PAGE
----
Research suggests that a toddler’s gut bacteria may foretell whether they will become obese as adults.

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Based on a study that was led by Gaël Toubon from the Université Sorbonne Paris, the researchers believe that the gut bacteria of a toddler may predict their risk of being overweight later in life.

The research included examining the data from 512 infants who were enrolled in a study that followed the lives of 18,000 children born in France.

The study involved observing the Body Mass Index (BMI) of participants between the ages of two and five. The subject’s stools were sampled when they were about three and a half years old, and the researchers discovered a correlation between BMI score at age five and the ratio of two types of gut bacteria (Firmicutes to Bacteroidetes) that were in direct connection linked to obesity. Usually, if an individual has a high abundance of Bacteroidetes in their gut then they are less likely to be obese.

Importance of Gut Health

The gut or gastrointestinal tract, is a part of our digestive system that runs from the mouth to the anus, and its major concern is to ensure that all the essential and beneficial nutrients are absorbed from the meals and used for providing energy as well as for growth and repair of the body.

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This function of the gut is greatly aided by the gut microbiota, the trillions of microbes living in the gut. These gut bacteria that help in breaking down the food and digesting it, grow and change during the initial months and years of life.

However, if the development of the gut microbiome is disrupted it can lead to various severe conditions at a later stage in life such as type 1 diabetes, inflammatory bowel disease (IBD), and childhood obesity.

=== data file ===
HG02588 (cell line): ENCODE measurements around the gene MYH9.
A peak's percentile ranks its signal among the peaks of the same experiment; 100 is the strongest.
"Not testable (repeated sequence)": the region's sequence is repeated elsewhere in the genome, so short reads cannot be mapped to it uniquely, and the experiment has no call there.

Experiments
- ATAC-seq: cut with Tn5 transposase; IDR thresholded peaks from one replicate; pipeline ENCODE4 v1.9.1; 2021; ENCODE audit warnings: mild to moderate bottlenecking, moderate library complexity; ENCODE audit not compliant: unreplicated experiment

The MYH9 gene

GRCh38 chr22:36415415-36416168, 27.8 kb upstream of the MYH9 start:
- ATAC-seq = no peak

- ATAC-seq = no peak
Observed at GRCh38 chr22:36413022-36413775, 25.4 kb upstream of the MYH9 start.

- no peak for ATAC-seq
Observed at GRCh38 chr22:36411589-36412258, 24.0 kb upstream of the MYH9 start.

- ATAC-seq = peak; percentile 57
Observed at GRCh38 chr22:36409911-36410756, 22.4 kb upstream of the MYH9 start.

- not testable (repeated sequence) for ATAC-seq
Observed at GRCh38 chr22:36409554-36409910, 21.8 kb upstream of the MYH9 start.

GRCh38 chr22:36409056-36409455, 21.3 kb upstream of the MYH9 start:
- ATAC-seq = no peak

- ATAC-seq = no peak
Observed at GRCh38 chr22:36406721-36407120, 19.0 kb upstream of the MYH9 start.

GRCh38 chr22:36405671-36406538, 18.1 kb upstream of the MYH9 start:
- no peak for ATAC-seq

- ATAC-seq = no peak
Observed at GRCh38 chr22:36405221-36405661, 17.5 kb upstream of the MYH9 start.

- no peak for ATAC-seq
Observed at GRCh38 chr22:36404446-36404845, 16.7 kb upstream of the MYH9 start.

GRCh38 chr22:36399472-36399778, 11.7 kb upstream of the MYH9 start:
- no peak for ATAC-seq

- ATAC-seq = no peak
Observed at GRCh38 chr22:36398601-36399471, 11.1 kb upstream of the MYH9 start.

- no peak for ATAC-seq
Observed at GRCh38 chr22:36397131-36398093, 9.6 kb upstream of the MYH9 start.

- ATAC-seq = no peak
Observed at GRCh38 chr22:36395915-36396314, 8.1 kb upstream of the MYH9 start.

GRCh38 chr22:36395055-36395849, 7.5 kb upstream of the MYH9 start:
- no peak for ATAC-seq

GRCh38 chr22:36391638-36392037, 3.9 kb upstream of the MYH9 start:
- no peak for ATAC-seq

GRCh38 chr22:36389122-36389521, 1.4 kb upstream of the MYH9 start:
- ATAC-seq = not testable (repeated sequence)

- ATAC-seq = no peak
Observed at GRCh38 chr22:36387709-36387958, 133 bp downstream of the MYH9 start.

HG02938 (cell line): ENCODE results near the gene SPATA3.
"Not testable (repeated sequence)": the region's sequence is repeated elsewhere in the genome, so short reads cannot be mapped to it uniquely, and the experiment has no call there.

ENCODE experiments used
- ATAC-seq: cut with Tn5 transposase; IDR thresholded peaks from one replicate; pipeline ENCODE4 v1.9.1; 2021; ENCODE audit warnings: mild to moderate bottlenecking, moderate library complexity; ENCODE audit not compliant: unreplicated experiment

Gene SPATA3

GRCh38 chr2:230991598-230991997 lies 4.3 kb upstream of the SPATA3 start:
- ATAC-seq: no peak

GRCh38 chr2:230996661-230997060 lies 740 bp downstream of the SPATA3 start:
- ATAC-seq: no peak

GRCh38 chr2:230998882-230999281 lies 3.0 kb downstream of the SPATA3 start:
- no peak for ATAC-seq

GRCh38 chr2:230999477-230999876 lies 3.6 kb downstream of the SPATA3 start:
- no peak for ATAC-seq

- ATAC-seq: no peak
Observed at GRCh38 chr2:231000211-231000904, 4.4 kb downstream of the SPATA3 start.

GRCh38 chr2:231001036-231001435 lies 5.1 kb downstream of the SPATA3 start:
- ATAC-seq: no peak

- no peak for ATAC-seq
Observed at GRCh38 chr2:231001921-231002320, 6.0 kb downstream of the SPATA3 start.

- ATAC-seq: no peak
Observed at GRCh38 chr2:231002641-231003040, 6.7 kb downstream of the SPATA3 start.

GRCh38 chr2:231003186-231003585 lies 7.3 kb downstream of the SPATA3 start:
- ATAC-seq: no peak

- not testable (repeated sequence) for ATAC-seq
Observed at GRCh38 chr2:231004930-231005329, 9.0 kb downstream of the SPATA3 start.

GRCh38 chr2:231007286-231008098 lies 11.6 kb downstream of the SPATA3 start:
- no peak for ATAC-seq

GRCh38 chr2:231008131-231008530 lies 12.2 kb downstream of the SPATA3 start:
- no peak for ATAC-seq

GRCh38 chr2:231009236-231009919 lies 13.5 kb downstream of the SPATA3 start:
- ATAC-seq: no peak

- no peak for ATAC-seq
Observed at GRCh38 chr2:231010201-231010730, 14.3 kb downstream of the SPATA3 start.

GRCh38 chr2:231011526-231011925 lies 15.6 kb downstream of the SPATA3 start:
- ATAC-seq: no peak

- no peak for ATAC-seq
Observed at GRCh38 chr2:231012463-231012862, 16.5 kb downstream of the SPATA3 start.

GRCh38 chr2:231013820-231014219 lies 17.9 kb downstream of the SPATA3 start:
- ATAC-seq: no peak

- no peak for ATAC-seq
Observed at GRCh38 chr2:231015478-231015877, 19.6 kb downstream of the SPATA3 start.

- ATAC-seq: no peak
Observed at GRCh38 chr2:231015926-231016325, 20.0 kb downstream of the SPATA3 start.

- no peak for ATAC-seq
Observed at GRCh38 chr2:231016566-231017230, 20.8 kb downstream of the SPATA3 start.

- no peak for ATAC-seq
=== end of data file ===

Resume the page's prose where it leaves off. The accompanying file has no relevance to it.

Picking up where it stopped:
The greater prevalence of three bacterial categories – Eubacterium hallii group, Fusicatenibacter, and Eubacterium ventriosum group were recognized as a risk factor for a higher BMI score.

Link between Gut Health and Obesity

The findings which were presented at the European Congress of Obesity, also revealed variations in the types of bacteria that colonize the gut of obese adults, indicating that changes in the gut microbiota that predispose individuals to adult obesity begin early in childhood.

The reason for these gut bacteria having an impact on our weight is because they control the amount of fat absorbed by us, explained Toubon. The children that have a higher Firmicutes to Bacteroidetes ratio, will absorb more calories and thus will likely put on more weight.

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These results imply that in the case of gut microbiota, along with the question of which bacterial species is involved the question of what function they are performing is also crucial.

According to Toubon, the gut microbiota is gradually emerging as a significant early-life component that has the ability to affect weight gain in childhood as well as at later stages in life.

The findings of this study showed how an imbalance in various bacterial groups may play a vital role in the emergence and development of obesity.

Looking forward

Additional studies are required to go deeper into the specific bacterial species that may have an impact on influencing risk and protection as well as to better understand when exactly the shift to an obesity-friendly gut microbiota may occur. This may greatly help in devising possible interventions at the most appropriate time.

Gut health is largely seen as a key indicator of obesity and general well-being. Previous research has demonstrated that the bacterial species that aid in the digestion of food and colonize the gut vary in the case of lean and obese individuals.

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